Could the answer be to break up some of the forward pairs established during last season? The problem is that both the Danault-Gallagher and Domi-Shaw pairings feature players who combine to become greater than the sum of their parts.

Using Micah Blake McCurdy’s “threat” metric, which essentially indicates how likely a player’s shot location profile will translate into goals relative to the league-average shot profile, we can see that both Danault and Gallagher and Domi and Shaw generate obscene amounts of offence when together — being nearly 30% more threatening relative to league average. Moreover, only Gallagher is anywhere near that figure (+32%) when apart from his partner (Danault and Domi, +5%; Shaw +3%).

Defensively, the trends are similar, with only Domi this time matching his defensive metrics apart from his partner (please note that decreased threat is desired for defensive metrics).

Offensive and defensive with-you-and-without-you threat metrics. Numbers indicate percentage above or below league average.

So that brings us to what was the third line last year. Here, Lehkonen with Kotkaniemi is the optimal combination, as the two enjoy both elevated offensive and defensive metrics when together. Armia, on the other hand, augments Kotkaniemi’s defence while suppressing his offence.

Offensive and defensive with-you-and-without-you threat metrics. Numbers indicate percentage above or below league average.

Could Drouin-Kotkaniemi-Lehkonen be a possible solution to the question at hand?

The data shows that the three were on the ice at the same time for 8:31 last year across 24 games — in short, it’s a combination that was never really tried last season. In theory, Kotkaniemi and Lehkonen both have more than capable shots, and Drouin’s playmaking and puck-carrying abilities should be able to take advantage. Kotkaniemi and Lehkonen’s defensive acumen should also serve to balance Drouin’s weaknesses in that department.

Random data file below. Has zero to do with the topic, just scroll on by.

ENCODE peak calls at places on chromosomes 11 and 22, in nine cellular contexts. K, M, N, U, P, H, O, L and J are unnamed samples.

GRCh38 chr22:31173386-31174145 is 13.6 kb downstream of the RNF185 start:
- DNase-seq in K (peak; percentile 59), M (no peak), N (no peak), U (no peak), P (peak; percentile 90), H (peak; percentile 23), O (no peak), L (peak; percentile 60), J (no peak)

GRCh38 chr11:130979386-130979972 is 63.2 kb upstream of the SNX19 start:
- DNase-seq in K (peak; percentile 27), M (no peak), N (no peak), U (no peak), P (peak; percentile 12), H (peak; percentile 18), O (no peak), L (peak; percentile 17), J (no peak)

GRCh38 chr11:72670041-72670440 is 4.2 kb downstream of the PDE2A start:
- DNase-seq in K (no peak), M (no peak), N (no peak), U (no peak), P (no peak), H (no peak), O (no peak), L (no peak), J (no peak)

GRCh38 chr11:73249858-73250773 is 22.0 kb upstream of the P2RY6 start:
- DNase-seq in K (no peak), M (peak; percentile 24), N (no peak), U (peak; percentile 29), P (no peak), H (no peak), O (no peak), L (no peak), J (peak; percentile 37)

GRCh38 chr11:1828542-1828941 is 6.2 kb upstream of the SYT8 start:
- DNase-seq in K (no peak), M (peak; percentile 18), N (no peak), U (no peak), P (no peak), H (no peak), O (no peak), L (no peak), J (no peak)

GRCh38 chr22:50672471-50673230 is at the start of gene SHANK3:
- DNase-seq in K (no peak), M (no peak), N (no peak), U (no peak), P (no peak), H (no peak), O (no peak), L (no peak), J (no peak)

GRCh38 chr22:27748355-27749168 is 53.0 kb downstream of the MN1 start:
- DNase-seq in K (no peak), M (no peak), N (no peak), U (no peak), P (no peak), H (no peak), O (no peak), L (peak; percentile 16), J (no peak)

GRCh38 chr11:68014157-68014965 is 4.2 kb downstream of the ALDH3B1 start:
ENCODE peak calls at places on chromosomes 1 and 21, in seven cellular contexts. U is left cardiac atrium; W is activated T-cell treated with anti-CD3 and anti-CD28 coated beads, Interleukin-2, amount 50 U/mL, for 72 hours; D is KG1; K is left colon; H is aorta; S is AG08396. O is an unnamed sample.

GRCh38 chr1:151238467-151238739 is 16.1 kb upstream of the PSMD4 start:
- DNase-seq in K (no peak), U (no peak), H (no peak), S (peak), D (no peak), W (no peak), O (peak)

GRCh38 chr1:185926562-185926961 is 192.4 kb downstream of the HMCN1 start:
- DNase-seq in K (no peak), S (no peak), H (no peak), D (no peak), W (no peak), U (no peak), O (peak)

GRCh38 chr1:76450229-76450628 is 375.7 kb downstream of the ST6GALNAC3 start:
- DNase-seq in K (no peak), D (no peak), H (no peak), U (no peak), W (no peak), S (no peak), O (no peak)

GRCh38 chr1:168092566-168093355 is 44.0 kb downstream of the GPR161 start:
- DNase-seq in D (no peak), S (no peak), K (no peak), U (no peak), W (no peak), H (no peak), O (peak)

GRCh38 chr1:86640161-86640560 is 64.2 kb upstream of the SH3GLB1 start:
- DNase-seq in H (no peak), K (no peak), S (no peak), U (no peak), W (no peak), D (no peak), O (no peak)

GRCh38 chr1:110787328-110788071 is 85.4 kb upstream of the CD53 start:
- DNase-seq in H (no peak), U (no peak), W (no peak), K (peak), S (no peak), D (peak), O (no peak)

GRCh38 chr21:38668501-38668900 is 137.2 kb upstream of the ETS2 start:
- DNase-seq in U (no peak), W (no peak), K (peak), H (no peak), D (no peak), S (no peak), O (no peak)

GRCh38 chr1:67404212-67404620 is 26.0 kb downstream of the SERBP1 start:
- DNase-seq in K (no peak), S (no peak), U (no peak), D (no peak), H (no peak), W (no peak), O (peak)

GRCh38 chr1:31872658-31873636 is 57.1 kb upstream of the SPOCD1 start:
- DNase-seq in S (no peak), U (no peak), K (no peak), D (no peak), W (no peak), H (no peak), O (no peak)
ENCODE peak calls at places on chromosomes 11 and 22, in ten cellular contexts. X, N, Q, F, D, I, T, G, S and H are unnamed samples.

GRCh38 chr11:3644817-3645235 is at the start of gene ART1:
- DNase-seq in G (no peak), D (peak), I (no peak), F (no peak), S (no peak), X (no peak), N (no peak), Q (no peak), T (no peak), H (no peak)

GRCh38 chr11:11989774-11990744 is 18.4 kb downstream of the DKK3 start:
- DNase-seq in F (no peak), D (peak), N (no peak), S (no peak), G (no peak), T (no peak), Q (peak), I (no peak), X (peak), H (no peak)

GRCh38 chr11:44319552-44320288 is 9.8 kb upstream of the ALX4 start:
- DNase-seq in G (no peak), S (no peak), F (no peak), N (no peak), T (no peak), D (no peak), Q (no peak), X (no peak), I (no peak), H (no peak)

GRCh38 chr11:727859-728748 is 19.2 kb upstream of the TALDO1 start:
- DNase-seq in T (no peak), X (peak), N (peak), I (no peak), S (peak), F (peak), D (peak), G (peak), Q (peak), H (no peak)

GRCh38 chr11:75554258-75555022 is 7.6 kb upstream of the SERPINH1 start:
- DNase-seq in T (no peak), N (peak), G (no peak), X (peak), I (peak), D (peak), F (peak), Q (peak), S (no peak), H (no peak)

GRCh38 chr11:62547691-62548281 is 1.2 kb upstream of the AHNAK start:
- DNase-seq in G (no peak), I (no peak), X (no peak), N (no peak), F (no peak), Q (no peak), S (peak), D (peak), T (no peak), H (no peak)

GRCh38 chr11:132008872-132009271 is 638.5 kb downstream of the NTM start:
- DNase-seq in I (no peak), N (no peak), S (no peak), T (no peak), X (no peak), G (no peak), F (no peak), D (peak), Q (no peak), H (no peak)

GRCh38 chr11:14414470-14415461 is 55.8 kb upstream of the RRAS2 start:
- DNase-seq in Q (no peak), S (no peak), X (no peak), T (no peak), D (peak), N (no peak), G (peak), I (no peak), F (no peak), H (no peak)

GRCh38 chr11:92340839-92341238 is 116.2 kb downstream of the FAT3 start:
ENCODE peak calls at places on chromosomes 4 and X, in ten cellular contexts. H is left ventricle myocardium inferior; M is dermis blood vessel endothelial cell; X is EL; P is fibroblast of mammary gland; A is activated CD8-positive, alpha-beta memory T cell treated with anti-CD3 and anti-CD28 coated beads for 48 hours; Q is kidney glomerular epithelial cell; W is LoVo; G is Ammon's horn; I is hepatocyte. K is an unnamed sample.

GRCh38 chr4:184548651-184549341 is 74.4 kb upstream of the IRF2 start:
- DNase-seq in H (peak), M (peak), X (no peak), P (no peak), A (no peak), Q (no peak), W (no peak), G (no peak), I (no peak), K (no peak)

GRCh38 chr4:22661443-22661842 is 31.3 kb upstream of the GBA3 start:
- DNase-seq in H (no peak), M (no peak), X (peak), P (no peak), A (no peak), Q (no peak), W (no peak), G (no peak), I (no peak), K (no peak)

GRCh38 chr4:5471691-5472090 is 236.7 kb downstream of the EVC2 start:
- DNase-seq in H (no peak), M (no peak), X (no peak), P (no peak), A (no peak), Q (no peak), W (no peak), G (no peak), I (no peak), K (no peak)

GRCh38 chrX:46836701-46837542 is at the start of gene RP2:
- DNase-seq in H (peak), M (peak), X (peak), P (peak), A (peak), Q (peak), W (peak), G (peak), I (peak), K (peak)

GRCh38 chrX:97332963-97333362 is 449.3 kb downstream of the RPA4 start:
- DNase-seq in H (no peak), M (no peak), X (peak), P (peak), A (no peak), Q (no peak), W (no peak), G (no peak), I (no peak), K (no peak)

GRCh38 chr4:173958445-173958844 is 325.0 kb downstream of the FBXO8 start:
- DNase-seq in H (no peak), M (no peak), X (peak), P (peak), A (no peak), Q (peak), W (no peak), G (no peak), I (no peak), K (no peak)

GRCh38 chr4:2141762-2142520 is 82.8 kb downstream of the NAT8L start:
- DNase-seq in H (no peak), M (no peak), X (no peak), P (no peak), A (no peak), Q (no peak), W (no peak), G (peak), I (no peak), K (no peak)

On the other hand, the trio lacks speed. Drouin is not known for his aggression or acceleration, while Kotkaniemi is still working on his stride and explosiveness as he grows into his body. As such, this line combination could struggle to execute the pressing forecheck that brought the Canadiens so much success last season. Additionally, in order to prevent Drouin from being the last forward back, the ideal situation would involve Drouin carrying the puck below the dots to feed Lehkonen and Kotkaniemi in shooting positions out front, something that isn’t a large element of Drouin’s game at present.

Drouin will have his chances, but for how long?

Ultimately, the Habs — and Drouin — may have found themselves in a situation where the player is not currently part of the optimal top-nine forward alignment for the team. Perhaps, entering the 2019-20 season, the talented forward will have to either play himself into a more familiar role, or wait for someone else to falter.